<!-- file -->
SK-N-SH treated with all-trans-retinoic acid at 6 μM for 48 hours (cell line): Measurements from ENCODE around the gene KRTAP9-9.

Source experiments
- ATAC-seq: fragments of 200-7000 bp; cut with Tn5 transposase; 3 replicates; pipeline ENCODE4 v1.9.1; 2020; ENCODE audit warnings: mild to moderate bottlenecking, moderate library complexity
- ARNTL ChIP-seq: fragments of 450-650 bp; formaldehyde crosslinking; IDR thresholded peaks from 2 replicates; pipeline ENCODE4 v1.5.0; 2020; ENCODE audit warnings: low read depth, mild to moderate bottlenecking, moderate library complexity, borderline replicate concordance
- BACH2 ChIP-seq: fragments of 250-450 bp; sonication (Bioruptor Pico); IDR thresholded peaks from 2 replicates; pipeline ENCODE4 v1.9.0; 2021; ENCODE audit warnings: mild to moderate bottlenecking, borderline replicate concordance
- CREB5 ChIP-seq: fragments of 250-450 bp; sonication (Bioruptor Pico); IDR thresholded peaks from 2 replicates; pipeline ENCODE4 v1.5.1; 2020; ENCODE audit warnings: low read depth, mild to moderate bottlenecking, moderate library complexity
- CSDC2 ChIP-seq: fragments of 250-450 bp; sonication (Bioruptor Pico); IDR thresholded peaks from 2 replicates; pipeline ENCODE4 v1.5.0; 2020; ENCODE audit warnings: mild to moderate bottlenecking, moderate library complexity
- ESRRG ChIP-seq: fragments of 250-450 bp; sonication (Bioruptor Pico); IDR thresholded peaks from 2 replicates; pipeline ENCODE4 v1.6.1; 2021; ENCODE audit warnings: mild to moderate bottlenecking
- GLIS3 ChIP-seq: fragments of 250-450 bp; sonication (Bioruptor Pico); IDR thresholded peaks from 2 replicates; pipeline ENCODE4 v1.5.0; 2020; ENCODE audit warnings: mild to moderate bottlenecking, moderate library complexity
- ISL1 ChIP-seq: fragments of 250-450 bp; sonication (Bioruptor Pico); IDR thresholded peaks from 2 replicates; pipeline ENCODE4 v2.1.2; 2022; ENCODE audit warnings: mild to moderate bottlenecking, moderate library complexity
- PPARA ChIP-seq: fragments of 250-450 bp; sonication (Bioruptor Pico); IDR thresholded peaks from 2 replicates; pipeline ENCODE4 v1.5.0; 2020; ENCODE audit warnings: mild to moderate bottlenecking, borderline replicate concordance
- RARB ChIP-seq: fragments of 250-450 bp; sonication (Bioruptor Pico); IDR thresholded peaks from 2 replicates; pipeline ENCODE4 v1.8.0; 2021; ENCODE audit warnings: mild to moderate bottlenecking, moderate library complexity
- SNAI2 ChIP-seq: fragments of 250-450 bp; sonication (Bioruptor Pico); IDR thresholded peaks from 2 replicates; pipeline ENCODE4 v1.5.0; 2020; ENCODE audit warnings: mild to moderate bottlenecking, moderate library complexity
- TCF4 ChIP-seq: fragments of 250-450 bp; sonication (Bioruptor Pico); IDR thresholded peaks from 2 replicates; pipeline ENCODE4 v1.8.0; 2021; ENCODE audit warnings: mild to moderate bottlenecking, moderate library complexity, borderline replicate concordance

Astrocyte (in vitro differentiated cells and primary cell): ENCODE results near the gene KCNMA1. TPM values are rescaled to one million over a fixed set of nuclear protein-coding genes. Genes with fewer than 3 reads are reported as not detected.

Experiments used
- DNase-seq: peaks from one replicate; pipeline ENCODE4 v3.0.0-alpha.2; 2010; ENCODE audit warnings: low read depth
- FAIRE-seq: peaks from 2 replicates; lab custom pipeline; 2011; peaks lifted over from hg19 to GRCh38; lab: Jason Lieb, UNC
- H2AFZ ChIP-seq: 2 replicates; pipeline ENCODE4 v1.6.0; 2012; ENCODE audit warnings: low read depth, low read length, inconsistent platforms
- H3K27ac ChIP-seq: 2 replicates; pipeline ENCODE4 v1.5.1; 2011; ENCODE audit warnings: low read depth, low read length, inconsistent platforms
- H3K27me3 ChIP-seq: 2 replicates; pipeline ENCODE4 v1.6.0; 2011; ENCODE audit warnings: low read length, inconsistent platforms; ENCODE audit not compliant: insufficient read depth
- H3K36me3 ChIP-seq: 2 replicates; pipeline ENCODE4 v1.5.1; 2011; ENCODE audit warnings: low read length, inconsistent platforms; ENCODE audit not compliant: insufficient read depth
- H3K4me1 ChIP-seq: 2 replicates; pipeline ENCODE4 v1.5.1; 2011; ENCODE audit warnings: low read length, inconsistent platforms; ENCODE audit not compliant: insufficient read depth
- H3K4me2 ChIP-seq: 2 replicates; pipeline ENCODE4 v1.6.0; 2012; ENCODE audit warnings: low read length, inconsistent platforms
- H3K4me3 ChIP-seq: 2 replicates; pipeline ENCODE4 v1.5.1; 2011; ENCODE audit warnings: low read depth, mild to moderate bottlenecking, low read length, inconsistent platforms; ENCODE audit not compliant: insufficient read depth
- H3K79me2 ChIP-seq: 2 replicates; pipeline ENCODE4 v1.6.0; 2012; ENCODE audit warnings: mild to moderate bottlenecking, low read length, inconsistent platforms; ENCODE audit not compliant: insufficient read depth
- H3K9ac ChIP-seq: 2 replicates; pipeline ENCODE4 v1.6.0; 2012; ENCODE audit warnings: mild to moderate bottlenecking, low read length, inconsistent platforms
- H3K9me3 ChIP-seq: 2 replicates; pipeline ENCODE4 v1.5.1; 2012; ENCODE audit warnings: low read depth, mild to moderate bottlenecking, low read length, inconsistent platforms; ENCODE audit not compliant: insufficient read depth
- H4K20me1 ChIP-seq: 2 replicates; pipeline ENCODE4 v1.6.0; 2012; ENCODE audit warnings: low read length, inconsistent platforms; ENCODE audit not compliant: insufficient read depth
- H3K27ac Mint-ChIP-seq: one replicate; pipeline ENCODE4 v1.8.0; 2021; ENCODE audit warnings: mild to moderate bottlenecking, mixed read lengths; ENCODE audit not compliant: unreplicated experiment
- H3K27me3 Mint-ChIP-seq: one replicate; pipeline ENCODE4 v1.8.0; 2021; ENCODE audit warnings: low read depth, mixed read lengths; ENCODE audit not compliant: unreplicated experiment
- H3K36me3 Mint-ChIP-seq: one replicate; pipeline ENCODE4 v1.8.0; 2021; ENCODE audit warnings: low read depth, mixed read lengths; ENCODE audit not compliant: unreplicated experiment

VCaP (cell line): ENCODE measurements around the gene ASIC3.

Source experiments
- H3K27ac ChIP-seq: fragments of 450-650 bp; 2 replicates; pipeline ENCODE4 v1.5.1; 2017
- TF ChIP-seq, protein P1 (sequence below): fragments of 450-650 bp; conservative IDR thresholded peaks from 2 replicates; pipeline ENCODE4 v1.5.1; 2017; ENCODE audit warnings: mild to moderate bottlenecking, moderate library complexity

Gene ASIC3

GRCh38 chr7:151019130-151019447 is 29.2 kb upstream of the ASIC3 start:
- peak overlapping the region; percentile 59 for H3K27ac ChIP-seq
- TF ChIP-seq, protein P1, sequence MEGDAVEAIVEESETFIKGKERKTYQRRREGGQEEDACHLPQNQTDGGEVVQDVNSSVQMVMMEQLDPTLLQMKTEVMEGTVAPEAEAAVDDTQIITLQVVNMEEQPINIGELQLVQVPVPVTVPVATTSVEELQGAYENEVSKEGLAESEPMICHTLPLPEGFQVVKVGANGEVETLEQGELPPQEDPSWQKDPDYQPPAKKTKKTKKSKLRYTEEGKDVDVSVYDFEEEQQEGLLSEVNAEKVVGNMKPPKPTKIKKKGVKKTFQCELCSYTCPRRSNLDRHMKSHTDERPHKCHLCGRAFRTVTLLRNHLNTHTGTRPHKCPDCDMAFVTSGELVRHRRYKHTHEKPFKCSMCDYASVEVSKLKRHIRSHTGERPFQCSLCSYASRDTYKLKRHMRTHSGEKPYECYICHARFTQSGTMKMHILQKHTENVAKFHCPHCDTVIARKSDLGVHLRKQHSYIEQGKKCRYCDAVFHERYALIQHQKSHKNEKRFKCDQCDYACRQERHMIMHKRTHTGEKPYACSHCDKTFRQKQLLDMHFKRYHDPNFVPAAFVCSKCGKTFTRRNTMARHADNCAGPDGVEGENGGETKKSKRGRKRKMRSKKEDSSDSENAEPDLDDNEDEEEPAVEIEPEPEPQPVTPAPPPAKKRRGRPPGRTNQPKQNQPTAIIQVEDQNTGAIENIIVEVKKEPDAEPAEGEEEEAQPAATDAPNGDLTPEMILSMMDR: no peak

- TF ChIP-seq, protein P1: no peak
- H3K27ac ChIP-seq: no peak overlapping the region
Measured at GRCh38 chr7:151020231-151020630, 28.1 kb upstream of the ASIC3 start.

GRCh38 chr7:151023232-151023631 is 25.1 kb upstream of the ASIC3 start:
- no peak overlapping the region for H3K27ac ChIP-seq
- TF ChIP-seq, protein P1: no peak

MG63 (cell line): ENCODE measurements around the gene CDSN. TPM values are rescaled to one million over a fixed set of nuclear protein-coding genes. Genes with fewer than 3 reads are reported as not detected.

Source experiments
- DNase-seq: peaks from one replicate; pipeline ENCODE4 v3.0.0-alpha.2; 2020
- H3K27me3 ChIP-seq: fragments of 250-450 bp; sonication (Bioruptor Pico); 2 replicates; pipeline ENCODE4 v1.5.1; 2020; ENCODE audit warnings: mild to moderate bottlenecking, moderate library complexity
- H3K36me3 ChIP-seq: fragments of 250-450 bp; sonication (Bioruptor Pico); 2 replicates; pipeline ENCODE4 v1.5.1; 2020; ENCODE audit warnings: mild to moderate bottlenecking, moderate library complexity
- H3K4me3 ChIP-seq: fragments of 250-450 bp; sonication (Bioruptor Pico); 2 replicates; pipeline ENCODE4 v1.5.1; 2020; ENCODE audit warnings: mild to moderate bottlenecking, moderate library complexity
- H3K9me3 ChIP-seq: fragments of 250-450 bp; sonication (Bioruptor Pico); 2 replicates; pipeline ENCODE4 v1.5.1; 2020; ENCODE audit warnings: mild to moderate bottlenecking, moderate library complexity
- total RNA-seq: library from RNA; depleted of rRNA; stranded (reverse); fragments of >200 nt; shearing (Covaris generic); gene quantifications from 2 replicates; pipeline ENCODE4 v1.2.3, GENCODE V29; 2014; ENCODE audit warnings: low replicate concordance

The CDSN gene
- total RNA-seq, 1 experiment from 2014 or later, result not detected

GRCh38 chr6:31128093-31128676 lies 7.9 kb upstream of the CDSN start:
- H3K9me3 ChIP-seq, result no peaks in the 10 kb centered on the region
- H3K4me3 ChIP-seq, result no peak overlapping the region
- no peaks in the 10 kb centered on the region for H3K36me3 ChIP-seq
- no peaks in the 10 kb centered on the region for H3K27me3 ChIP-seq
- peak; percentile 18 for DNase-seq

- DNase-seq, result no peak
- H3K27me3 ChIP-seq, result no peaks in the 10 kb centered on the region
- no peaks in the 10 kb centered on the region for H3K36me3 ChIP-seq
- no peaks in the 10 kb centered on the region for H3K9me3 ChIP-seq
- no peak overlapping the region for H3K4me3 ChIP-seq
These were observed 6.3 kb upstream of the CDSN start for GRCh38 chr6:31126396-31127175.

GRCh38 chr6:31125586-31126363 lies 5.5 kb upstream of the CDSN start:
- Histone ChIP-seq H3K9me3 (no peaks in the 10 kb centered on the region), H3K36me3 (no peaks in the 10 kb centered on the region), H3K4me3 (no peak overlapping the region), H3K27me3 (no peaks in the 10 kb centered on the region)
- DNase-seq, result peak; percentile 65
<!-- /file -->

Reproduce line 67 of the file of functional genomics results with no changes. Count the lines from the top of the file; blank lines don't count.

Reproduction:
- no peak overlapping the region for H3K4me3 ChIP-seq